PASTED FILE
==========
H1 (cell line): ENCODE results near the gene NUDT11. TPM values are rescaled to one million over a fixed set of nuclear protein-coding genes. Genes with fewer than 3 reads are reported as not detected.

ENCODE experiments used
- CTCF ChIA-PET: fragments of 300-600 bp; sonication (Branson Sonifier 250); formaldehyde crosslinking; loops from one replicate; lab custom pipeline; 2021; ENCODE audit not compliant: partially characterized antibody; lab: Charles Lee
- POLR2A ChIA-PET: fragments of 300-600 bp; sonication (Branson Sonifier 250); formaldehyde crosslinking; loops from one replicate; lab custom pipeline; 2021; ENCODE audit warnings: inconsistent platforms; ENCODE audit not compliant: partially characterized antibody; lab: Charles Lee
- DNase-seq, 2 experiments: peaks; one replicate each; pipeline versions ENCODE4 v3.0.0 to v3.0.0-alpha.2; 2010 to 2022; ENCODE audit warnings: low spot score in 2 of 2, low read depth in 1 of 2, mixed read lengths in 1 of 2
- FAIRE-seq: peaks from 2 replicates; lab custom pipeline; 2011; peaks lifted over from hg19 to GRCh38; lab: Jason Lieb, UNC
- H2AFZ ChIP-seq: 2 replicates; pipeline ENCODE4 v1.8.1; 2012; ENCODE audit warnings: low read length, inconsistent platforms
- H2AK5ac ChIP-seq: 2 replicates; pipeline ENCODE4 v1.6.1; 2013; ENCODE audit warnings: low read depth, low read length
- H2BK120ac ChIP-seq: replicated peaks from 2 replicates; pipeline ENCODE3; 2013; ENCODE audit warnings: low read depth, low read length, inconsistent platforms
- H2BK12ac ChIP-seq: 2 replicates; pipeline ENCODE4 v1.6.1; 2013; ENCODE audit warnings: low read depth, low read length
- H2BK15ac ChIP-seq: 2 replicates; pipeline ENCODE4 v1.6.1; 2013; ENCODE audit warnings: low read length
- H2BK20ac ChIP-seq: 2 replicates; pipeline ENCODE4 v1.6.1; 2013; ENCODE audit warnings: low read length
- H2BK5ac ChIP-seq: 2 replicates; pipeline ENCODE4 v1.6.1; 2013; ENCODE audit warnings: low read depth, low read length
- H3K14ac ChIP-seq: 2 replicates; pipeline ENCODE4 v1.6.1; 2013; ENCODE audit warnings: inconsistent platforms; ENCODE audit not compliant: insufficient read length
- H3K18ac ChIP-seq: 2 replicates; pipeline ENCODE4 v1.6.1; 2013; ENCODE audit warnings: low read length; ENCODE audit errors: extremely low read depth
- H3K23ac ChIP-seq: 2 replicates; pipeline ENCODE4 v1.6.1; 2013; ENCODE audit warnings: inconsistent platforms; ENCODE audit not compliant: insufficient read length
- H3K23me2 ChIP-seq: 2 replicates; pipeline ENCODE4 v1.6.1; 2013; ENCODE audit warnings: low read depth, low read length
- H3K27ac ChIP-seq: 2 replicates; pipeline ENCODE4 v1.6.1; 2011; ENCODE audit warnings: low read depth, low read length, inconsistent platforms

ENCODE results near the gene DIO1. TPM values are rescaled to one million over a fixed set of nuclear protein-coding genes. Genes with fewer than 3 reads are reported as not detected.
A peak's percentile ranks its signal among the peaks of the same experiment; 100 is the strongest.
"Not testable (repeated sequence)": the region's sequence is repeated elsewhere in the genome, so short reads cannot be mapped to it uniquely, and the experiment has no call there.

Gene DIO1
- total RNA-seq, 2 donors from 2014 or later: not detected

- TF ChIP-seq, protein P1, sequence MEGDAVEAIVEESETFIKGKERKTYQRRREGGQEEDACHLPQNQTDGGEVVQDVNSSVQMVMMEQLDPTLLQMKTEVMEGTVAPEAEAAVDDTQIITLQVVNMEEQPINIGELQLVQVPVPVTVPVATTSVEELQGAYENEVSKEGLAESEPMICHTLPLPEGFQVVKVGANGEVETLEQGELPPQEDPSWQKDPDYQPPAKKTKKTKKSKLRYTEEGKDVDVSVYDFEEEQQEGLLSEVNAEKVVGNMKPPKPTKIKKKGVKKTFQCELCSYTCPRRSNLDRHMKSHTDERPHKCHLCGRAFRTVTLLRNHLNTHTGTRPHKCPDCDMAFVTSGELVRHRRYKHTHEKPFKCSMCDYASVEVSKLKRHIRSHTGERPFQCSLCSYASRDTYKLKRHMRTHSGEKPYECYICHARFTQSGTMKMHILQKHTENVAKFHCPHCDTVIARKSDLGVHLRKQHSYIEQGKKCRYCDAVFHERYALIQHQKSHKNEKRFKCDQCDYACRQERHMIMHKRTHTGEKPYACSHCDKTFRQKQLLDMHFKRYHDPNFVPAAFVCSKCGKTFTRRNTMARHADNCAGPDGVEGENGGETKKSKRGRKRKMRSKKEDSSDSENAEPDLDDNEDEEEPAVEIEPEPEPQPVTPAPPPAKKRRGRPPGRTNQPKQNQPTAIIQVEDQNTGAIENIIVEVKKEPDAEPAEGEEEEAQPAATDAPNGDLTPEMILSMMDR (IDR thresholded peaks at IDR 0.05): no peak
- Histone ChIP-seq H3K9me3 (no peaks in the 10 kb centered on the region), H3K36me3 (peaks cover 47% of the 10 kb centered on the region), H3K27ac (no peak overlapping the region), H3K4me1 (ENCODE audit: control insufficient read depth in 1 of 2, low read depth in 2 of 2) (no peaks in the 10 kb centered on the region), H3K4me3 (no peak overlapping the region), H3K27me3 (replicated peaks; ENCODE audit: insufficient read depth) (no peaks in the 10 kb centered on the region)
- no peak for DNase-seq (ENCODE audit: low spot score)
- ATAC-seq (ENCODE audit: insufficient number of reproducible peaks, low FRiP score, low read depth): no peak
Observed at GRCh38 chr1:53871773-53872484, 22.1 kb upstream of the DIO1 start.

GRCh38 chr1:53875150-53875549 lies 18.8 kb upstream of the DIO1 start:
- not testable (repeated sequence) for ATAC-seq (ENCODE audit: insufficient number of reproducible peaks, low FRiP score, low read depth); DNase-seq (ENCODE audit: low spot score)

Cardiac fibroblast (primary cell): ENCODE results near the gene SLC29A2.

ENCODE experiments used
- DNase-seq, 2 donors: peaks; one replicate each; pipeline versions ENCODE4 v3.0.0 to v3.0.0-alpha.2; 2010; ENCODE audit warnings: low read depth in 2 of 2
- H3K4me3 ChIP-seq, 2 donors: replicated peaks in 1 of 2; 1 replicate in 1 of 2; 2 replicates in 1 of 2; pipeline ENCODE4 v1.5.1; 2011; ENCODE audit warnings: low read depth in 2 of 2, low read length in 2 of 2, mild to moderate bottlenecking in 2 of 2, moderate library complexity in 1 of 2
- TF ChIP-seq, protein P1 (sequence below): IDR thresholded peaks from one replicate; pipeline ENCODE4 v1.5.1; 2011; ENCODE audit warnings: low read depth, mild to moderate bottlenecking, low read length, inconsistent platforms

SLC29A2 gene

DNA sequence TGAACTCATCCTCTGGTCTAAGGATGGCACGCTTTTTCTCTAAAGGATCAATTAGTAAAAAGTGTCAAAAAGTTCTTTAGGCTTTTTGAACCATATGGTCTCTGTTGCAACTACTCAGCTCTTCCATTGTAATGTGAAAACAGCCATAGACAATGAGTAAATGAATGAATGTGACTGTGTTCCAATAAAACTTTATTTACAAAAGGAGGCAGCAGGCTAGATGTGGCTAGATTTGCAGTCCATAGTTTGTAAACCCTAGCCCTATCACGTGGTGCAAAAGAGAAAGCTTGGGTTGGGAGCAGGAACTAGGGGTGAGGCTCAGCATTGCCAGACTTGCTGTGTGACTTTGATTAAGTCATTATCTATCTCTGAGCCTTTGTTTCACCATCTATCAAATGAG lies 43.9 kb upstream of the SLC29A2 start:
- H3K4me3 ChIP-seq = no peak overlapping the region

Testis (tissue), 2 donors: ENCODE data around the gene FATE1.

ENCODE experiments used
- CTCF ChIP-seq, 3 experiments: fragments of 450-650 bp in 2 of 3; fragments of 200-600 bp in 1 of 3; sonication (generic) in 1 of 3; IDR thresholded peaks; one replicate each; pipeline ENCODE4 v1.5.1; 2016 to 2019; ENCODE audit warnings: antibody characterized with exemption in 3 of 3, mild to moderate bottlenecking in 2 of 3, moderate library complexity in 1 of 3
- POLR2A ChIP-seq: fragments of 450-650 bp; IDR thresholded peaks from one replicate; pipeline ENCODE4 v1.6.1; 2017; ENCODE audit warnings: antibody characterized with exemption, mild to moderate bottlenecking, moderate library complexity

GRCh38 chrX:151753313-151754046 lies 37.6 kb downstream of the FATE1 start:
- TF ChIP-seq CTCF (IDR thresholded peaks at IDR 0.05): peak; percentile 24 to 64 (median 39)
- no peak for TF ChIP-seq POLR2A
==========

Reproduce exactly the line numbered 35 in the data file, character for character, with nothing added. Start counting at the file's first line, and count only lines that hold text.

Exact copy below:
- TF ChIP-seq, protein P1 (sequence below): IDR thresholded peaks from one replicate; pipeline ENCODE4 v1.5.1; 2011; ENCODE audit warnings: low read depth, mild to moderate bottlenecking, low read length, inconsistent platforms